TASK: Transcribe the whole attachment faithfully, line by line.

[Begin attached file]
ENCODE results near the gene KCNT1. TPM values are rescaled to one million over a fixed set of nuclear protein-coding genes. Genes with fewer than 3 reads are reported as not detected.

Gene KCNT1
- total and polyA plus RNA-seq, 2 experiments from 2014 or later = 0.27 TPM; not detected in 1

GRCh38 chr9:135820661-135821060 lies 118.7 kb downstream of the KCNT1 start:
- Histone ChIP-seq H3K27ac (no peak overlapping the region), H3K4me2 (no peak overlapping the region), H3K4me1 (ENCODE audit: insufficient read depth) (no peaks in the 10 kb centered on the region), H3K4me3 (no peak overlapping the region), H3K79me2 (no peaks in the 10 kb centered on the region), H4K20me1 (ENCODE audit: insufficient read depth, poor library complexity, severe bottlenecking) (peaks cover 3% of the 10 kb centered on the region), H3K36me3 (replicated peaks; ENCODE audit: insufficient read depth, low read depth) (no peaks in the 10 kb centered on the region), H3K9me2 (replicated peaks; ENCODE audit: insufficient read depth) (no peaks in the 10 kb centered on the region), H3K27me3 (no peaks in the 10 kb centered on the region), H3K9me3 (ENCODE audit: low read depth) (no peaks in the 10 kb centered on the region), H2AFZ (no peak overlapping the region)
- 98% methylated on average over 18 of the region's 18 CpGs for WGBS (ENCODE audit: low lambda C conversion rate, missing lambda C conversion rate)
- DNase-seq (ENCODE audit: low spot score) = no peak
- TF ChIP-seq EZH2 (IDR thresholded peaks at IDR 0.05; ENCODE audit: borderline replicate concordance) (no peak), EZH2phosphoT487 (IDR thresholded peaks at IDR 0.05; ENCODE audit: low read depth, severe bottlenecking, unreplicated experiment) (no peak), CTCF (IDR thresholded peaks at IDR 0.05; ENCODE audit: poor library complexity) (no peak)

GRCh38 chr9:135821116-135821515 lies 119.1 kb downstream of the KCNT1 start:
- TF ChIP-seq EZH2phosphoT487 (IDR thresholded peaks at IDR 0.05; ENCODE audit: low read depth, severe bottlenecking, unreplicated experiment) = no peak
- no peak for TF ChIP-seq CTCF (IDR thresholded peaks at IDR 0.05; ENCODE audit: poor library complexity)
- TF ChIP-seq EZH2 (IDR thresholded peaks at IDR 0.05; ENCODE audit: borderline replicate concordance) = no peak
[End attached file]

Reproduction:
ENCODE results near the gene KCNT1. TPM values are rescaled to one million over a fixed set of nuclear protein-coding genes. Genes with fewer than 3 reads are reported as not detected.

Gene KCNT1
- total and polyA plus RNA-seq, 2 experiments from 2014 or later = 0.27 TPM; not detected in 1

GRCh38 chr9:135820661-135821060 lies 118.7 kb downstream of the KCNT1 start:
- Histone ChIP-seq H3K27ac (no peak overlapping the region), H3K4me2 (no peak overlapping the region), H3K4me1 (ENCODE audit: insufficient read depth) (no peaks in the 10 kb centered on the region), H3K4me3 (no peak overlapping the region), H3K79me2 (no peaks in the 10 kb centered on the region), H4K20me1 (ENCODE audit: insufficient read depth, poor library complexity, severe bottlenecking) (peaks cover 3% of the 10 kb centered on the region), H3K36me3 (replicated peaks; ENCODE audit: insufficient read depth, low read depth) (no peaks in the 10 kb centered on the region), H3K9me2 (replicated peaks; ENCODE audit: insufficient read depth) (no peaks in the 10 kb centered on the region), H3K27me3 (no peaks in the 10 kb centered on the region), H3K9me3 (ENCODE audit: low read depth) (no peaks in the 10 kb centered on the region), H2AFZ (no peak overlapping the region)
- 98% methylated on average over 18 of the region's 18 CpGs for WGBS (ENCODE audit: low lambda C conversion rate, missing lambda C conversion rate)
- DNase-seq (ENCODE audit: low spot score) = no peak
- TF ChIP-seq EZH2 (IDR thresholded peaks at IDR 0.05; ENCODE audit: borderline replicate concordance) (no peak), EZH2phosphoT487 (IDR thresholded peaks at IDR 0.05; ENCODE audit: low read depth, severe bottlenecking, unreplicated experiment) (no peak), CTCF (IDR thresholded peaks at IDR 0.05; ENCODE audit: poor library complexity) (no peak)

GRCh38 chr9:135821116-135821515 lies 119.1 kb downstream of the KCNT1 start:
- TF ChIP-seq EZH2phosphoT487 (IDR thresholded peaks at IDR 0.05; ENCODE audit: low read depth, severe bottlenecking, unreplicated experiment) = no peak
- no peak for TF ChIP-seq CTCF (IDR thresholded peaks at IDR 0.05; ENCODE audit: poor library complexity)
- TF ChIP-seq EZH2 (IDR thresholded peaks at IDR 0.05; ENCODE audit: borderline replicate concordance) = no peak